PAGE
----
Mark Waks (
Mon, 1 Aug 94 15:40:33 EDT

Mark posts the notes from the BOF; thanks much. Just a few comments...

>Units of Scale & Orientation -
>To avoid disorienting situations, like grabbing someone's "telephone" object
>and finding out (the hard way) that it's two stories high in your view of
>the world, it was agreed that a common unit of scale and orientation (how
>big is big and where is up) would need to be defined. These are
>conventions, in the sense that they need never be passed by VRML as a
>message, but they need to be coded into the browser at a very basic level.

I'd suggest that the standard units be "real" ones; eg, meters. (Not that
I'm especially fond of the metric system, but it *is* easy to compute with.)
Pick some standard unit that relates well to Real Life...

(We should seriously consider, BTW, the merits of a "units" command in
VRML, to make it easier for people to design really small or really
big things. Probably not necessary, since I suspect most design will be
done through tools, but it might be nice...)

>URL "Anchorage" -
>We should be able to attach a URL to any object or sub-object in a
>hierarchy. Don Brutzman came up with a truly EXCELLENT idea, which gives us
>some of the features of behaviors for free; attach MULTIPLE URLs to an
>object and fire them off, in any order desired when an object is "opened".
>Thus, clicking on an object could 1) reposition a camera, 2) play a sound,
>3) bring up a web page, 4) whatever... The consensus was that this was a
>_very_ good idea and should be part of a VRML 1.0 specification.

This is definitely a good idea, and a point that might have been
overlooked. One more thing to bear in mind: when we do add behaviours,
we will probably need to add different URLs particular to specific
behaviours. We shouldn't do anything to close off this path...

>Cameras -
>There needs to be a "camera" construct in VRML, perhaps multiple cameras
>(which allow for stereo views of scenes, for those who have the rendering
>speed and the output devices).

Do you think that the designer would specify both cameras for the
bifocal view? I'd always figured that only a single "camera" would
be specified, and the bifocal browser would automatically create two
views slightly offset from that...

I do think that multiple cameras are a good idea, but I'd generalize
the mechanism a little. What we need to specify in the language isn't
exactly where a camera *lives*, but where it *starts*. As the user
wanders around the room, the camera will be moving. The reason to
allow multiple cameras (preferably named) is to allow multiple entry
points into the room -- the initial camera view may depend on how you

>Messages -
>Mark Pesce explained that Labyrinth, his VRML browser, could "listen"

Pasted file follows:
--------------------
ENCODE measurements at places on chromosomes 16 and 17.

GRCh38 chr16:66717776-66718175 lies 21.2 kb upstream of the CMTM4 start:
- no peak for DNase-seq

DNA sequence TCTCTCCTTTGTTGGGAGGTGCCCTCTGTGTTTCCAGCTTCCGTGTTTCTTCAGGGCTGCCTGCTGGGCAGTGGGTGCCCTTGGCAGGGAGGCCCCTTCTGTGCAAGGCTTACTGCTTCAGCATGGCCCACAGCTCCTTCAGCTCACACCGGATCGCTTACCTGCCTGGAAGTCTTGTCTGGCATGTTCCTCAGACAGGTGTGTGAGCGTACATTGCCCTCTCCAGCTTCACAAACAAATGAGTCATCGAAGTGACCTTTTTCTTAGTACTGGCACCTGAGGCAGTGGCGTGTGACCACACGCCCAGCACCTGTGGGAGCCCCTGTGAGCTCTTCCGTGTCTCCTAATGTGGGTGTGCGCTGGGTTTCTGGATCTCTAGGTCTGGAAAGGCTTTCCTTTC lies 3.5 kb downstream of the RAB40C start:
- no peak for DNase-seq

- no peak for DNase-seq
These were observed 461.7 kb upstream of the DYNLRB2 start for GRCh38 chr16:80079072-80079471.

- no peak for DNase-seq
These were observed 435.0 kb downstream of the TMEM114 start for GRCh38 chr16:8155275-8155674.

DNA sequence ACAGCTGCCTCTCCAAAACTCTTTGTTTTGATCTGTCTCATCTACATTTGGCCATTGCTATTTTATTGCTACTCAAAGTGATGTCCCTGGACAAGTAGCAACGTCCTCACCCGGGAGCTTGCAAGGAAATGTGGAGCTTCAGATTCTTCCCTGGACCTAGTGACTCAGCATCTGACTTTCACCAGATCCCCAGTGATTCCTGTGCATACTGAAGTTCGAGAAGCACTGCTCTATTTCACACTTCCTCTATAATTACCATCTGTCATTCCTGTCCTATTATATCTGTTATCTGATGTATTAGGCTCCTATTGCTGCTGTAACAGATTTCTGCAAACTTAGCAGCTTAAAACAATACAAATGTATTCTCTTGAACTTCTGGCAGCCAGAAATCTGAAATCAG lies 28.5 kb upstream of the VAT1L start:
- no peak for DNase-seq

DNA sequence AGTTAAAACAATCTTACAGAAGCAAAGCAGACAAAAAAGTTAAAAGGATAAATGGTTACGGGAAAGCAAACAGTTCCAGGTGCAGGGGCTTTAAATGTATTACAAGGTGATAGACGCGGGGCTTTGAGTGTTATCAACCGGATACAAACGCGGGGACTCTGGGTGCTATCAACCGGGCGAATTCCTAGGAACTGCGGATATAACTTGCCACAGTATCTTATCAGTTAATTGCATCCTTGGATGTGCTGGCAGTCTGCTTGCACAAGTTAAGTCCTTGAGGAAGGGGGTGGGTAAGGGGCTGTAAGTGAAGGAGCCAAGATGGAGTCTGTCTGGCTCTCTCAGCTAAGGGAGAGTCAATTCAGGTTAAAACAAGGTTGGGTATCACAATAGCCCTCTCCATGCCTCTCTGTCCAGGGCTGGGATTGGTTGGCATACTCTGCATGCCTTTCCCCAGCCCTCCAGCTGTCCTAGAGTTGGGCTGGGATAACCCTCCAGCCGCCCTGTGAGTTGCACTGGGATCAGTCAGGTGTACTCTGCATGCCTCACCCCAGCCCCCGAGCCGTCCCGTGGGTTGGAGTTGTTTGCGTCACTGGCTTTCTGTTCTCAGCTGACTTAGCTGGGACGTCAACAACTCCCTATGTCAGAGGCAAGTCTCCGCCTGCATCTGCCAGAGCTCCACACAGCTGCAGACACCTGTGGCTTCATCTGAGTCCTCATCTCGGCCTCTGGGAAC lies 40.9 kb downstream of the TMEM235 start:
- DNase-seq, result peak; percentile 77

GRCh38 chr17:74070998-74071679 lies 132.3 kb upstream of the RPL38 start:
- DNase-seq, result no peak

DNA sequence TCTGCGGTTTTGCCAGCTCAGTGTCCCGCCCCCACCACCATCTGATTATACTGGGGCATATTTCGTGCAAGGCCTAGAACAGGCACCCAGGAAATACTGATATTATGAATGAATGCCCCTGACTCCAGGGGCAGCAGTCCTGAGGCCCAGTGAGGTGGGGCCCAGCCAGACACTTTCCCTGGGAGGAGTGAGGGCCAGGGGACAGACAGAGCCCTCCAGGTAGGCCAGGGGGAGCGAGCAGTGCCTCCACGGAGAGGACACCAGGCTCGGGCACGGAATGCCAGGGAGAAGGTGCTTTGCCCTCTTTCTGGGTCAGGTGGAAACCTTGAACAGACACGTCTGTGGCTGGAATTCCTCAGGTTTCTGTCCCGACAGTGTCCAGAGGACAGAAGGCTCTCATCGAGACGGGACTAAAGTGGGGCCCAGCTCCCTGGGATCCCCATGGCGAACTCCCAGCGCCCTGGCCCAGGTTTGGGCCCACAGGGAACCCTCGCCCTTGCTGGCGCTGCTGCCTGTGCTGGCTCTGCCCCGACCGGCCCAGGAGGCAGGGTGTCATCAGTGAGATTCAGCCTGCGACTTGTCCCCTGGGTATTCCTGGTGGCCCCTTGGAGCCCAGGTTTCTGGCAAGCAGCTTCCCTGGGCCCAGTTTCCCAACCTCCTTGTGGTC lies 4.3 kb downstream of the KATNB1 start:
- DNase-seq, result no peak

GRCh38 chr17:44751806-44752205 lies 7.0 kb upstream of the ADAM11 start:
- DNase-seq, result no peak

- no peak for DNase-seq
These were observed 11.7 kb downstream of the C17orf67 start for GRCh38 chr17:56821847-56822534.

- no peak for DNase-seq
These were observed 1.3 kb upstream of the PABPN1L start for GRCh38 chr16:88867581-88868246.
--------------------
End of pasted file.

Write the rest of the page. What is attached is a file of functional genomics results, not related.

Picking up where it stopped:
>to messages sent to it from other applications; in a manner similar to, but
>more sophisticated than the "remote control" features of the Motif versions
>of Mosaic. Thus, a "helper" application could direct or control Labyrinth's
>behavior. This seems to be a natural way to get interaction between
>applications on a user's desktop, so the group attempted to define some
>messages which a VRML browser could choose to "receive" and act upon. The
>three which seemed the most important were: 1) the ability to change the
>position/orientation of a camera within a given scene; 2) the ability to add
>a new instance of a given object within a scene; 3) the ability to remove an
>instance of a given object within a scene. 2) and 3) are predicated on the
>supposition that objects are "defined" in one stage, and "instanced" into a
>scene in a separate process, rather like the OOP concept of a class
>definition and an instance of an object of that class. Peter Kennard
>noted that a simple, repeated Add/Delete sequence could give a very crude
>animation capability to VRML 1.0 compliant browsers.

Interesting; my immediate reaction is that there should be a fourth
option, to *alter* an object in the scene. This would allow a much
more natural mode for animation, it seems to me, and shouldn't be all
that hard if we're allowing object creation (which means we already
need a way of specifying field values). Seems to me that this would
be *enormously* powerful, providing essentially the API/user language
capabilities we've been talking about, without a heckuva lot of added

(I think that there's a fair bit of consensus that there should be
*some* mechanism for outside programs to affect the state of the
display; the only big question is how they interface...)

-- Justin

Random Quote du Jour:

"The paper
The artist
And sensing a win
for inanimate things,
The rug
looked smug."
-- from "Cages"